In the case of Branham v. Ford Motor Co., the Plaintiff brought the case against Hale, the driver, and Ford because the company failed to test the seat-belt sleeve, even though he did not "seriously pursue the claim against Hale" (Reed, Pagnattaro, Cahoy, Shedd & Morehead, 2012). The case against Ford was based on "two product liability claims: one for not testing the seat belt and the other a design defect claim related to the vehicles tendency to rollover" (Reed, Pagnattaro, Cahoy, Shedd & Morehead, 2012). Branham alleged in his case that "Ford was negligent and strictly liable in failing to effectively test the …show more content…
Knowing this, it is apparent that the risk utility test is more favorable to the defendants because it would prove to be costly for them "to procure expert witnesses to lay out a feasible alternative design that takes costs, safety, and functionality into account" (Tracy 2010). The Plaintiff failed to do so; therefore Ford argued the claims should not have been presented to a jury.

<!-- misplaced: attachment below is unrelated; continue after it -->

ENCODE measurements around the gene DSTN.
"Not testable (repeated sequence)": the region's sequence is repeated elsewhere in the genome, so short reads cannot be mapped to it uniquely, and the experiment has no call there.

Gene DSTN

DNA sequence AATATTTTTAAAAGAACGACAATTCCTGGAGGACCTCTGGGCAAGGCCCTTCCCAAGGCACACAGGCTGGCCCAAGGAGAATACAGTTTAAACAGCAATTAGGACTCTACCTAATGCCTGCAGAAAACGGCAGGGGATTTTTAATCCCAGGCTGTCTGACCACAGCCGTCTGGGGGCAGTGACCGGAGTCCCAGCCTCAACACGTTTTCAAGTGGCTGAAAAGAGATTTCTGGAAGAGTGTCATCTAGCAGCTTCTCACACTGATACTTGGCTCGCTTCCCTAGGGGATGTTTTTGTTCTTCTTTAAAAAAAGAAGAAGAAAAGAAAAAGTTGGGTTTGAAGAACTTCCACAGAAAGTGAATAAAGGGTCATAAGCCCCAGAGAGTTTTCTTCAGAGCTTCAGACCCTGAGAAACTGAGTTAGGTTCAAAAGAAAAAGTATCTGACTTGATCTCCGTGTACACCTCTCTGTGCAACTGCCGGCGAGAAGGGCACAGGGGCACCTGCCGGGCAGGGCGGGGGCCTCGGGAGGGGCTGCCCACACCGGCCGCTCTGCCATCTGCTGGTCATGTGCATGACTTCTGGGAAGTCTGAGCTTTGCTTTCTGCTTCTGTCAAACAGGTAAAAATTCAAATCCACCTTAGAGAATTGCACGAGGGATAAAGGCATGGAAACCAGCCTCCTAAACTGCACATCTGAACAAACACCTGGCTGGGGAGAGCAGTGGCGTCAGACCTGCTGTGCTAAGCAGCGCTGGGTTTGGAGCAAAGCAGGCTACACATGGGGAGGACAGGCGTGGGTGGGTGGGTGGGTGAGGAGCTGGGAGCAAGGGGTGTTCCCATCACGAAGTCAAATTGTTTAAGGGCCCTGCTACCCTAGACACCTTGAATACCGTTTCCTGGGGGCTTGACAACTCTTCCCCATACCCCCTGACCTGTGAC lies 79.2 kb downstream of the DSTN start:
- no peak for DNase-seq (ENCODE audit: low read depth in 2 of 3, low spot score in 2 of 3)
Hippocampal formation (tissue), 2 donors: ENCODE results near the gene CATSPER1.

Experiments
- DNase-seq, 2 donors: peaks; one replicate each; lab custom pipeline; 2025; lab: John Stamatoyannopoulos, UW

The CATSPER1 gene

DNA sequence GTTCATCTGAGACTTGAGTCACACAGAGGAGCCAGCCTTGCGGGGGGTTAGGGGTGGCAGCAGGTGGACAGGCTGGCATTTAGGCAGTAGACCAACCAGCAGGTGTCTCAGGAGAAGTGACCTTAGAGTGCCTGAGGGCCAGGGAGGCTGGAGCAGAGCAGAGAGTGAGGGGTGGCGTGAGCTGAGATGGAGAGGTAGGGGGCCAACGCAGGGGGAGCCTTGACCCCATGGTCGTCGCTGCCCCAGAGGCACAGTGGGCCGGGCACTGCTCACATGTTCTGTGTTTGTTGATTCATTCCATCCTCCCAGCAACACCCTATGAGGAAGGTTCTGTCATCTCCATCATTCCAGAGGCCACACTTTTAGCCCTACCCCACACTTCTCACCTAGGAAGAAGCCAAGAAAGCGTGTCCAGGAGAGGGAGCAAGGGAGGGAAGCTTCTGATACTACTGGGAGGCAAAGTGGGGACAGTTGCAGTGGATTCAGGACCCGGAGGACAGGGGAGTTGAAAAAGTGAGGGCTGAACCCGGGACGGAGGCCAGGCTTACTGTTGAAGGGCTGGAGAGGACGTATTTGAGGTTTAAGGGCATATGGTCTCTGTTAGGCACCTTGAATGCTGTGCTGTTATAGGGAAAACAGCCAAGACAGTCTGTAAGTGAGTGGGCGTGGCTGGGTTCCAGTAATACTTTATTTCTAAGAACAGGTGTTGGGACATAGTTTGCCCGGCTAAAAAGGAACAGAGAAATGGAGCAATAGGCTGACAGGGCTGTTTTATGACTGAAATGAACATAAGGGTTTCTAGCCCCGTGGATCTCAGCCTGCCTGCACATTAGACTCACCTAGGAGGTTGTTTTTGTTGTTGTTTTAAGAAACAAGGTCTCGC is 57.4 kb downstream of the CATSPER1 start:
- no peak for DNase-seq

4) Can Branham still win this case? Explain.
Yes, Branham could still win the case, but he cannot base it solely on strict liability. Even though he had established a suit against Hale in the beginning, Branham would have a higher percentage of winning against Hale (Reed, et al., 2012). If it were not for Hale's negligence, the accident would not have occurred. According to Nathaniel Cade, "an average juror usually cannot understand that just because a vehicle rolled over that it is not necessarily defective." In the retrial, they should proceed under the risk utility test instead of the consumer expectation test (Reed, Pagnattaro, Cahoy, Shedd & Morehead, 2012) because at any accident cases, the safety of the vehicles will always come to question. In Branham v. Ford Motor Co., the "court leaves open the evidentiary question and does not address what standard or level of evidence is required to establish that a manufacture breached its duty